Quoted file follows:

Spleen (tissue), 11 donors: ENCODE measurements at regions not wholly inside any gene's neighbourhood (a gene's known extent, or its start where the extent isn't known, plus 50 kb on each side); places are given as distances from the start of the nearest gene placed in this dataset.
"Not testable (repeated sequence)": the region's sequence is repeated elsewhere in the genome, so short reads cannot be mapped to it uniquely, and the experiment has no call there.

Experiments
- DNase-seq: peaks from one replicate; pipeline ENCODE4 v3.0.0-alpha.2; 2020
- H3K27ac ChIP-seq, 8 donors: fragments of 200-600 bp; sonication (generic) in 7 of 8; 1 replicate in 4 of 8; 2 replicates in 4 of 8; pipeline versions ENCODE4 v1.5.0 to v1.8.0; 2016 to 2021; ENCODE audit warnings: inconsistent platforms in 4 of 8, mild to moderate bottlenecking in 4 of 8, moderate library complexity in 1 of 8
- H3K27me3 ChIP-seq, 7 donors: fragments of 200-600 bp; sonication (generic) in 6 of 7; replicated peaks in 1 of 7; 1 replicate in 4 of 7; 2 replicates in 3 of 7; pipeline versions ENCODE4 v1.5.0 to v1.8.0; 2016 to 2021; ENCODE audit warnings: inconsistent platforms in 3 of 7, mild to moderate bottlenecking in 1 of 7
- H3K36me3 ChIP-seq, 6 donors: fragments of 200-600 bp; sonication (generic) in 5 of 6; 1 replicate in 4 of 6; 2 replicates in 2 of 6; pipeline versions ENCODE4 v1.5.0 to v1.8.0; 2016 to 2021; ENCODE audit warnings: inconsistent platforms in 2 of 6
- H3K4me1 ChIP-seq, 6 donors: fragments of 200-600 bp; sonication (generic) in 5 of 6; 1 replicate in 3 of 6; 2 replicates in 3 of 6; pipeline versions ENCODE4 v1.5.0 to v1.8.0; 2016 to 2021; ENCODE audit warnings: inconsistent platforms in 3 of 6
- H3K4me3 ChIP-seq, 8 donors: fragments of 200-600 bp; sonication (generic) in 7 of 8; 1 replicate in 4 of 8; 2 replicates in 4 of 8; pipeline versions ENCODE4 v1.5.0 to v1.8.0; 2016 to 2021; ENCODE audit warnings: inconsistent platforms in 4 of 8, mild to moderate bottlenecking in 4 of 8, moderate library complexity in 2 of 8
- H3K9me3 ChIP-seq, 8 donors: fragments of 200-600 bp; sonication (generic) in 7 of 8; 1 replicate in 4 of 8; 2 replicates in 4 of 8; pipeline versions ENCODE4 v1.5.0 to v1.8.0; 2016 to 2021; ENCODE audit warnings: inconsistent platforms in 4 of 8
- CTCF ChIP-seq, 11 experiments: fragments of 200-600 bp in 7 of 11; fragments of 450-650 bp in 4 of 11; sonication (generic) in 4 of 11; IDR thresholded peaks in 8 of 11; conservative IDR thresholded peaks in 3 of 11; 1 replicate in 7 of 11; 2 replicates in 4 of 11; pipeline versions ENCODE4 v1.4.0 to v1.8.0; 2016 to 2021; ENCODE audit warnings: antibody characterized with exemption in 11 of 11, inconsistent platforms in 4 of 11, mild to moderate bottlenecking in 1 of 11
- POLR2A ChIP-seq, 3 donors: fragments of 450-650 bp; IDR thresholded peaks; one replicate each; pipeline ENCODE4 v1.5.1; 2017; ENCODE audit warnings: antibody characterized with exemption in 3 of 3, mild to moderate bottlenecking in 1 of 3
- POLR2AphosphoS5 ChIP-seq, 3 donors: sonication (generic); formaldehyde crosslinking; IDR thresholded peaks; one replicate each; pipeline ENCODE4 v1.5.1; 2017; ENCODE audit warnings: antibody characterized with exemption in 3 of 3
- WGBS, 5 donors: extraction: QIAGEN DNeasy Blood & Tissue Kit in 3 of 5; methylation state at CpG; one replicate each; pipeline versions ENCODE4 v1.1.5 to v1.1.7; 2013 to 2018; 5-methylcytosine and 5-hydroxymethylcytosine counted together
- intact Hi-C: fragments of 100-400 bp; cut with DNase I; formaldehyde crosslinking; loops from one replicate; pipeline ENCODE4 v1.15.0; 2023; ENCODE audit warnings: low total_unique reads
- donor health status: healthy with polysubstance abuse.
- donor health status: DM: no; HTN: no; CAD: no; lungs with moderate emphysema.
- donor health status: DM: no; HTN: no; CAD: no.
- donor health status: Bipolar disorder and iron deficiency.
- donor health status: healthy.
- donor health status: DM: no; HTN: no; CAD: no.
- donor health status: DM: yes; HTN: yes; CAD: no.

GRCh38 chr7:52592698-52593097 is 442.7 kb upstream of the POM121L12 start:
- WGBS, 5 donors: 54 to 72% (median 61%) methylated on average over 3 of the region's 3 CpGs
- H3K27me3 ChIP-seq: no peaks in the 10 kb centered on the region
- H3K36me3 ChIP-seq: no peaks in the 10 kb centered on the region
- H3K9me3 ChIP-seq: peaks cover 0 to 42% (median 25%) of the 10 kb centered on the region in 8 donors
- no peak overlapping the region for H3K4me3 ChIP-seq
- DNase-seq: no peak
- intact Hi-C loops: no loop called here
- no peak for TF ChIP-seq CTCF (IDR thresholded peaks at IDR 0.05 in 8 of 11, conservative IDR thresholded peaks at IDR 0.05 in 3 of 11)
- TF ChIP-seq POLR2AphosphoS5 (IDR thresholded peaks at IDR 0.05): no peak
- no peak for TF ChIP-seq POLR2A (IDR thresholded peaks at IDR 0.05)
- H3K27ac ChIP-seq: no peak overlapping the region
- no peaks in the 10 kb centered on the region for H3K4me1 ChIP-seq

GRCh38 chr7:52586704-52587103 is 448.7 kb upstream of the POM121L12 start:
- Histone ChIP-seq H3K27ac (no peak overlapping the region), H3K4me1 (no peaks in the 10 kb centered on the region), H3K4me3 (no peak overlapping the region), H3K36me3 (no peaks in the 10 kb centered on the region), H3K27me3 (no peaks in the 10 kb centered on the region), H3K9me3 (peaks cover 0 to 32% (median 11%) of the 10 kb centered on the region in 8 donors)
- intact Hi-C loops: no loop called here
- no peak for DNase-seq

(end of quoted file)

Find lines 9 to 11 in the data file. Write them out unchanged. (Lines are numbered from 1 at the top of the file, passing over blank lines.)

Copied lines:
- H3K4me3 ChIP-seq, 8 donors: fragments of 200-600 bp; sonication (generic) in 7 of 8; 1 replicate in 4 of 8; 2 replicates in 4 of 8; pipeline versions ENCODE4 v1.5.0 to v1.8.0; 2016 to 2021; ENCODE audit warnings: inconsistent platforms in 4 of 8, mild to moderate bottlenecking in 4 of 8, moderate library complexity in 2 of 8
- H3K9me3 ChIP-seq, 8 donors: fragments of 200-600 bp; sonication (generic) in 7 of 8; 1 replicate in 4 of 8; 2 replicates in 4 of 8; pipeline versions ENCODE4 v1.5.0 to v1.8.0; 2016 to 2021; ENCODE audit warnings: inconsistent platforms in 4 of 8
- CTCF ChIP-seq, 11 experiments: fragments of 200-600 bp in 7 of 11; fragments of 450-650 bp in 4 of 11; sonication (generic) in 4 of 11; IDR thresholded peaks in 8 of 11; conservative IDR thresholded peaks in 3 of 11; 1 replicate in 7 of 11; 2 replicates in 4 of 11; pipeline versions ENCODE4 v1.4.0 to v1.8.0; 2016 to 2021; ENCODE audit warnings: antibody characterized with exemption in 11 of 11, inconsistent platforms in 4 of 11, mild to moderate bottlenecking in 1 of 11